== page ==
From staff, wire reports
Many people in high-stress jobs may equate their work environment to a “pressure cooker,” which would describe the atmosphere at the National Weather Service in Huntsville on April 27, 2011.
Not since the tornado outbreak of 1974 have NWS meteorologists had to stay on top — and ahead — of so many life-threatening tornadoes in one day. From the pre-dawn hours until almost 10 p.m. that evening, forecasters and radar operators watched the steady stream of twisters march across the Tennessee Valley from the NWS office, located on the campus of the University of Alabama in Huntsville.
Meteorologist Robert Boyd worked the evening shift on April 26 and stayed through the early morning hours of April 27. He, like other meteorologists at the NWS, was keenly aware the conditions were becoming more dangerous by the hour.
“Everything was OK until 3 or 4 (a.m.) when the weather was becoming severe in Franklin and Colbert counties, which happened at the time I was leaving,” he said. “I went home, but didn’t sleep much because the sirens had started going off. I came back around 2 p.m. in time for the worst (storms).”
The memory that sticks out most from that day, he said, was watching the live Internet feed and television coverage of the tornadoes that hit Tuscaloosa, the Birmingham area and Cullman. The NWS in Huntsville issued the tornado warning for Cullman County, and Boyd said it was strange to see it live on TV.
“You can’t take it out of the back of your mind because you know it’s going through a populated area,” he said. “You just try to do your job and get out the warnings.”
The day was no less tense for meteorologist Jennifer Lee, who was more than 40 weeks pregnant at the time. She had been on maternity leave, but came into the office that day to help out.
“The running joke was, ‘Don’t have the baby today,’ but I was worried about us being down a person,” she said.
On normal days, she said, there are typically three people in the office to handle non-warning weather information, the aviation forecast and the seven-day forecast. On that day, Lee had to do all three.
“It was stressful, but that’s what we’ve been trained to do. We spend hours and days every year preparing for these big events,” she said. “Most of the staff live in Madison County, so we all had family and friends being impacted. You have to compartmentalize, though, because you have a job to do. There wasn’t an opportunity to have fear or worry.”
The NWS radar operators that day were meteorologists Chris White and Christina Crowe. White, who is also the chief climatologist, spent a total of 13 hours staring at the radar with Crowe, who was still relatively new to working with radar.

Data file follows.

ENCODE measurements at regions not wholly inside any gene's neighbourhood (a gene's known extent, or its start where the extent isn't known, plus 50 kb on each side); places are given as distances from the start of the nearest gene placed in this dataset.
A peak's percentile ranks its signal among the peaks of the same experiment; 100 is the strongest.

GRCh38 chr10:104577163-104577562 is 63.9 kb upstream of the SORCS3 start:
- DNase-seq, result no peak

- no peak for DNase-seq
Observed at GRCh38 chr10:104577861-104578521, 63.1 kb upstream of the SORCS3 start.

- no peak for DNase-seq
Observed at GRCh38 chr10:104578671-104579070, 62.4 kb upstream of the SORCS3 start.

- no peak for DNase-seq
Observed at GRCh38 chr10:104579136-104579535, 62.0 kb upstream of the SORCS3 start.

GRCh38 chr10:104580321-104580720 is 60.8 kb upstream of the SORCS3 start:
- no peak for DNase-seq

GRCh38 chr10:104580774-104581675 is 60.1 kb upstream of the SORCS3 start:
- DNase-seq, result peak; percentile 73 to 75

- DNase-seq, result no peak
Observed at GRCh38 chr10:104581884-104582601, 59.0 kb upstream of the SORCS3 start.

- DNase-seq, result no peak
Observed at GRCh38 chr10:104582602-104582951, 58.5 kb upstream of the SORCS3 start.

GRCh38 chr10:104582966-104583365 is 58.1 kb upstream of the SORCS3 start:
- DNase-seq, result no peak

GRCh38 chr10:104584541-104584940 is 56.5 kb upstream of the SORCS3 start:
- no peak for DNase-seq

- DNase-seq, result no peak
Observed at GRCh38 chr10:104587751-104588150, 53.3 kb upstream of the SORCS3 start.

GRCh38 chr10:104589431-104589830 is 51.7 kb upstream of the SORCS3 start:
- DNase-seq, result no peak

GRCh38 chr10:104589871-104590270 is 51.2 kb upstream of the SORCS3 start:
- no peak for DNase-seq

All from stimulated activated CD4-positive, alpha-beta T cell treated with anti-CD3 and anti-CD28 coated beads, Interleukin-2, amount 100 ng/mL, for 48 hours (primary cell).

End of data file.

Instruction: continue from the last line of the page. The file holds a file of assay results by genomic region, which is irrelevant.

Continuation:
“It was her first big event, so she issued her first tornado warning and her 15th or 20th on the same day,” White said. “I myself issued 25 to 35 tornado and severe thunderstorm warnings that day.”
Management staff would ask White and Crowe if they needed a break after several hours, but White said it didn’t feel right “switching horses in midstream.” He said they were both fatigued, but did the best they could.
At about 5 or 5:30 p.m., the service’s main radar feed from Hytop was lost. The feed from the ARMOR radar near the Huntsville International Airport was also lost, leaving White and Crowe relying on images from Columbus, Miss., Nashville and Atlanta.
“I think we were an inspiration for each other to keep going, and I would think, ‘I can’t let her down,’” he said. “We both just stayed with it.”
White said the overall mood in the NWS varied from person to person, but he tried to stay as calm as possible under the circumstances. He knew his own family was also in danger at various points, but he had to focus on the job at hand.
“I had an idea of what was going on out there, but didn’t know for certain. If I sat back and thought about it, I could imagine the horror some people were enduring, but you have to detach from your emotions,” he said. “It really hit me when I saw some of the damage, because I had never seen damage on that scale. It was a rude awakening.”
Chris Darden, meteorologist in charge at the Huntsville NWS, said the computer models leading up to April 27 were accurate in pinpointing the severity of the storms and the timing. He hopes residents in storm-damaged areas have learned from the experience and are now more prepared for severe weather.
“Sometimes you try to take advantage of an unfortunate experience, which draws people to meteorology and storm science,” he said. “Maybe they’re buying storm shelters and weather radios, but we want people to be more vigilant about the weather. The apathy may kick back in over time, but maybe they’ve gained a greater respect.”